In Spain, chickpeas are called garbanzos, in Italy, ceci, in Portugal, grao-di-bico, in Greece, revithia, and in India, gram.

Chickpeas are a nutritional blockbuster, providing hefty doses of dietary fiber that help lower cholesterol and blood sugar, and magnesium and folate that protect against heart disease. Much like other legumes, they are rich in carbohydrates and protein.

Hummus with tahini (sesame seed paste) is buttery and creamy, with a nutty flavor that offers hints of lemon and fresh grassy notes from the parsley oil.


1 16 oz can chick peas or garbanzos, drained and rinsed
3-4 plump, fresh garlic cloves, peeled, minced and smashed to a paste
1/2 T cumin seeds, toasted and ground
1 t sea salt
1 T tahini, well stirred
Juice of one lemon
Pinch of cayenne
1/4 C extra virgin olive oil

Parsley oil
1/4 C extra virgin olive oil
1/4 C fresh parsley leaves

Pinch of paprika
2 T pine nuts, toasted lightly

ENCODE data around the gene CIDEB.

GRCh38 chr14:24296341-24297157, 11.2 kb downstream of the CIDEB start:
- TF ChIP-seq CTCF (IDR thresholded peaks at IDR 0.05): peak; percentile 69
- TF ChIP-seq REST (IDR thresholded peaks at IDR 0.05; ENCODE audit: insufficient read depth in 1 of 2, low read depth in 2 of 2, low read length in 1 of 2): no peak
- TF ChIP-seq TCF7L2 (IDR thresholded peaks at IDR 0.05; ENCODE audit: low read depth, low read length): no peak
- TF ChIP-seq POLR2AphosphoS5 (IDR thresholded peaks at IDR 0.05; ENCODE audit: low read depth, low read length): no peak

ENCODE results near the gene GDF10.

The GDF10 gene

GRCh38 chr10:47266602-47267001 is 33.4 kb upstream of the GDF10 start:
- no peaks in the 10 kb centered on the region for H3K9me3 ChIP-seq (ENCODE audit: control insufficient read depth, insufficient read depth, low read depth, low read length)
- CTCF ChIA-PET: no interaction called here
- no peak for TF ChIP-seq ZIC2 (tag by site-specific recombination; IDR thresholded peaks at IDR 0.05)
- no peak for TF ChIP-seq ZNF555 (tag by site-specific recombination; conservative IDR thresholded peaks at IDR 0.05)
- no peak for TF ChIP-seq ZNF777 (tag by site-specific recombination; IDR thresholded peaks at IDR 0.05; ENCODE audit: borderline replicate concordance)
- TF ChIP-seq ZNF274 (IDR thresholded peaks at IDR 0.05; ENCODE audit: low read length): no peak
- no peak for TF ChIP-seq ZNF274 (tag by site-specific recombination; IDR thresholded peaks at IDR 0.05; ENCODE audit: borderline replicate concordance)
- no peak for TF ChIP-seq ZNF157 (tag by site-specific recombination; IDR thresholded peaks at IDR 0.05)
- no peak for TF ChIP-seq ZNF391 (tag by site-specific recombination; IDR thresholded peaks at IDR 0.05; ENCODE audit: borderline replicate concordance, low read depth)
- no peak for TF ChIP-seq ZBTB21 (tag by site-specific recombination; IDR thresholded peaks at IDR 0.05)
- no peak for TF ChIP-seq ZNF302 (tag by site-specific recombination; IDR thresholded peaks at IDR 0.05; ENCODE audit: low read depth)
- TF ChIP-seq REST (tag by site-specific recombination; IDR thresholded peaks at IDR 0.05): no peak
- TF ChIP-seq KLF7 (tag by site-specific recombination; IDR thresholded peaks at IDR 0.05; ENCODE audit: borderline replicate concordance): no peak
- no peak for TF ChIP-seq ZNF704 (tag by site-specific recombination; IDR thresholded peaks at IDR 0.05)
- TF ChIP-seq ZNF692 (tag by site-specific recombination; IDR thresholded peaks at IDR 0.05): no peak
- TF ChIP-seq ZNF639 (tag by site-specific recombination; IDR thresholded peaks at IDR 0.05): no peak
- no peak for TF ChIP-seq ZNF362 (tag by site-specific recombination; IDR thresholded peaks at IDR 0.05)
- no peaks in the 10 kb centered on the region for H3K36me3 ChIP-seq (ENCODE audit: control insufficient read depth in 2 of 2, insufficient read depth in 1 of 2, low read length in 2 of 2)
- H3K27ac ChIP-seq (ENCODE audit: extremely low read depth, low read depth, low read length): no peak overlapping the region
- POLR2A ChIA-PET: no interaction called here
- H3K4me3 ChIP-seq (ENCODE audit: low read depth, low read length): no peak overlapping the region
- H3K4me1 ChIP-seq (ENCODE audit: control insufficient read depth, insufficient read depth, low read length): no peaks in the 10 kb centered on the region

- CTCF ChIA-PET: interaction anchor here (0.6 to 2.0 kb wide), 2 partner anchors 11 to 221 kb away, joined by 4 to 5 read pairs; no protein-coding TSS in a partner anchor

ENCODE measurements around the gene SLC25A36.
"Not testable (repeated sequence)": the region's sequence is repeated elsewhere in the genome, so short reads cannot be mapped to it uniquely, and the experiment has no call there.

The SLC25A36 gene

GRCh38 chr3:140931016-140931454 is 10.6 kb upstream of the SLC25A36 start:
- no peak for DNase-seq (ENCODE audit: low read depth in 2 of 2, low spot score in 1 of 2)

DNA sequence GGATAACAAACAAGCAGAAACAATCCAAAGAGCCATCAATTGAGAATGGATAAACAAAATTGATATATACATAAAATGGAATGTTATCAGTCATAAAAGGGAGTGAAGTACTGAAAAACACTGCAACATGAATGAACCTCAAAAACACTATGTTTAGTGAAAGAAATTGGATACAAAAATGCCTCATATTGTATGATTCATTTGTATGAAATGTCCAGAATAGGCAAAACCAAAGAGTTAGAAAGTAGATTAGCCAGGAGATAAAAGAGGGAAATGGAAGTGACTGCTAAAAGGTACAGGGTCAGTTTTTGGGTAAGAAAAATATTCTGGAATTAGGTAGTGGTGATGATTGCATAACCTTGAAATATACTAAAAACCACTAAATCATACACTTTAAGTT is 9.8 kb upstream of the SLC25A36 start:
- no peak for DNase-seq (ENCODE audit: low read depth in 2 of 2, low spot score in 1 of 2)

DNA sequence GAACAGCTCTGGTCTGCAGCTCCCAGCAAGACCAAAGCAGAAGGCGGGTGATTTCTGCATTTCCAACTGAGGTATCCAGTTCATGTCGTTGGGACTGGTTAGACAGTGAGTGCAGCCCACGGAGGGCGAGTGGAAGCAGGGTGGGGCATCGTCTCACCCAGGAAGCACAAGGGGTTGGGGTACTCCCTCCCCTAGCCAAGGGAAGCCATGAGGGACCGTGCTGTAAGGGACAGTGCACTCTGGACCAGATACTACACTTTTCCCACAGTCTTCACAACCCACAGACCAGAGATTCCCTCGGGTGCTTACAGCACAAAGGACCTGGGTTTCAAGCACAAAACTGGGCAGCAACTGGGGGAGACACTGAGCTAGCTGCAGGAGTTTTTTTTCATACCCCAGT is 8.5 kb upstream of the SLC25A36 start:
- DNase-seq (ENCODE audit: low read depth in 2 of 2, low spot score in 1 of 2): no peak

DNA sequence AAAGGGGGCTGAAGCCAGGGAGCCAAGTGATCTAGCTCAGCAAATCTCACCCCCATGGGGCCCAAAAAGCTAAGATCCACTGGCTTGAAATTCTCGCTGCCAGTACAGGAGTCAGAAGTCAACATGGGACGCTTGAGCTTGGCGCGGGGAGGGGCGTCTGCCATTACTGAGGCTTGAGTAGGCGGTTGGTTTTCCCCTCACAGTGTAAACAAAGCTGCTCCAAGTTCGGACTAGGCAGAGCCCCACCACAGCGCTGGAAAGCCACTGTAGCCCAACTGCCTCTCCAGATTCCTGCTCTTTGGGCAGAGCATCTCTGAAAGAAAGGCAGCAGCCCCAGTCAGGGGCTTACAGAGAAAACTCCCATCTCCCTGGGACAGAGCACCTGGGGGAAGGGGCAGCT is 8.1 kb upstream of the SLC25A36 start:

Smash the minced garlic to a paste with the salt. In a food processor, purée the chick peas with the garlic paste, cumin, tahini, lemon juice, cayenne and olive oil, scraping down the sides, until the hummus is smooth; add salt to taste. If necessary, add water to thin the hummus to the desired consistency and then transfer to a bowl.

Clean the food processor, then purée olive oil with the parsley until the oil is bright green and the parsley is minced. Transfer the parsley oil to a small jar.

Drizzle hummus with the parsley oil and then sprinkle it with paprika and pine nuts.

Pourboire: the longer (and more authentic) version of hummus entails 1 cup dried chick peas soaked overnight.

Rinse the soaked chickpeas well and drain them before putting them in a saucepan and covering them with ample cold water. Bring to a boil, skim off foam, adding 1/2 teaspoon salt. Cover and cook over medium heat until the chickpeas are very soft, about 1 1/2 hours. Drain the chickpeas, reserving their cooking liquid. Follow the remainder of the recipe above except increase the portions of tahini paste to 1/2 cup and fresh lemon juice to 1/4 cup.